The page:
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Letters to the Editor

BY DI READERS | MARCH 06, 2015 5:00 AM

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Don’t trade our jobs away

Fifteen years ago, there were more than 250,000 manufacturing jobs in Iowa, which still paid a significant wage for middle-skill workers without college degrees. Today, the number of manufacturing jobs here is closer to 214,000, and there are a lot more of us working at places such as Walmart.

If you think those manufacturing jobs were zapped by robots or simply the victims of a globalized world, I have some magic beans for sale. There’s a big reason these jobs were lost, and it’s called unfair trade policies.

Right now, some in Washington are lining up to pass President Obama’s big trade deal, the Trans-Pacific Partnership. But there’s a lot wrong with it. There’s no rule in it on currency manipulation, for one, even though many of the partnership governments have histories of devaluing their currencies to get over on the competition.

America’s trade deficit with the those countries was more than $260 billion last year. If we sign a deal that lets foreign governments continue to cheat, that number will go up, and so will the number of lost manufacturing jobs. Washington, don’t trade our jobs away.

John Herrig
President, Iowa State Council of the Machinists

Recognize women’s contributions

March is Women’s History Month, and International Women’s Day is celebrated on March 8. The commemoration has its roots historically in the United States in the 1800s, when female factory workers stood up for just labor conditions. Congress eventually established Women’s History Month in 1987. The International Women’s Day is celebrated worldwide, and four United Nations women’s conferences have built support for women’s rights and participation in the political and economic arenas.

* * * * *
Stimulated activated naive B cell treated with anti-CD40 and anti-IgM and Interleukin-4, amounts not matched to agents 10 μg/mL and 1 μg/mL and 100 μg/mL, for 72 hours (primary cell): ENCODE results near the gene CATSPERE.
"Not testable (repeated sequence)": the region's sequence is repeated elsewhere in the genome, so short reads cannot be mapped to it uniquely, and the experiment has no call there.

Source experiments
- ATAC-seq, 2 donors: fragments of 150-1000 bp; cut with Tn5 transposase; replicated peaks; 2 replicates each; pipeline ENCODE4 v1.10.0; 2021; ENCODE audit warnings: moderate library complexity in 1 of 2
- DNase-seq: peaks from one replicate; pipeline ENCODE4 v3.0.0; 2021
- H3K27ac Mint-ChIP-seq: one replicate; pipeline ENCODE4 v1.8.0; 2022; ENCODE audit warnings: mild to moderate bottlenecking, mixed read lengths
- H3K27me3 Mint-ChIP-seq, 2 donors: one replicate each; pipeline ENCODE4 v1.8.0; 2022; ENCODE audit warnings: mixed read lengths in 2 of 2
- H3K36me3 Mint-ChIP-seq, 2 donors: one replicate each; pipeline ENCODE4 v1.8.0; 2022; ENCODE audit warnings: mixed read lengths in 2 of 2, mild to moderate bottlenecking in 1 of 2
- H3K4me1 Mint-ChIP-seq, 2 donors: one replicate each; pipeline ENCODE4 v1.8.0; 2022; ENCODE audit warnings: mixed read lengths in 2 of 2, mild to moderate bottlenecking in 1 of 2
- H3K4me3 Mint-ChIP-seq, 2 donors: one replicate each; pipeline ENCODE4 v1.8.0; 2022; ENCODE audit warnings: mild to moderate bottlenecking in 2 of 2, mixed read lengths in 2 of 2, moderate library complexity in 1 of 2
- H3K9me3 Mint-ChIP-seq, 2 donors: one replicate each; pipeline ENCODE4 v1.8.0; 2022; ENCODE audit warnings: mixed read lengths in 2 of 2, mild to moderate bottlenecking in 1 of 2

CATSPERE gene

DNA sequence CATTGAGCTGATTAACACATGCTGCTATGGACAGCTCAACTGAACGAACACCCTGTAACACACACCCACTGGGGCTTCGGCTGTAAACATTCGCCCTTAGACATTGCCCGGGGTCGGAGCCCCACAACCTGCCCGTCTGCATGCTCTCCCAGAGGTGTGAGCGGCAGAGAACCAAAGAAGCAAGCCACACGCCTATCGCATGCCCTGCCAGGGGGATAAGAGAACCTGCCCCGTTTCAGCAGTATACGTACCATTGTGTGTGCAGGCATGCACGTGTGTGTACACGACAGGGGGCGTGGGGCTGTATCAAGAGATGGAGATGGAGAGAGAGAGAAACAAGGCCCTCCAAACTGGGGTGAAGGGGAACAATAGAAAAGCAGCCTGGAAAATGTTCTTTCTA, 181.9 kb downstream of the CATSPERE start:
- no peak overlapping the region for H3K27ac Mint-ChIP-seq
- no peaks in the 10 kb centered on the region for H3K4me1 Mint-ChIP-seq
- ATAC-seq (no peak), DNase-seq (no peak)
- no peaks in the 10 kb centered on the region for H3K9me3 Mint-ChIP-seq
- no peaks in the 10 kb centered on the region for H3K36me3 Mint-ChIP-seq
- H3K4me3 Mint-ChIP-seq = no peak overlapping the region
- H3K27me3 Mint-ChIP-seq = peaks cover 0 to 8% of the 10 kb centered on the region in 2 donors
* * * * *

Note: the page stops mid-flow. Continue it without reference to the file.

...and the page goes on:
We have an opportunity and responsibility to recognize and highlight the many contributions of women locally and globally. Women have been and still are the backbone and heart of every community. The efforts made by women to improve and enhance our quality of life are too numerous to mention. Recognizing their efforts enhances everyone’s history. We are in debt to them and grateful for their leadership.

Recently in Oslo, Norway, a 17-year-old young woman named Malala Yousafzai of Pakistan and Kailash Satyarthi of India received the Nobel Peace Prize for their efforts to advocate for the basic rights and education of children and young adults. Malala, the youngest-ever Nobel winner, addressed the group imploring, “I have the right of education. I have the right to play. I have the right to sing. I have the right to talk. I have the right to go to market. I have the right to speak up.”

Let this be a reminder to all of us of the need that there is more work to be done to ensure that each person’s basic rights and dignity will be fully recognized.

Nancy Miller, osf
Franciscan Peace Center


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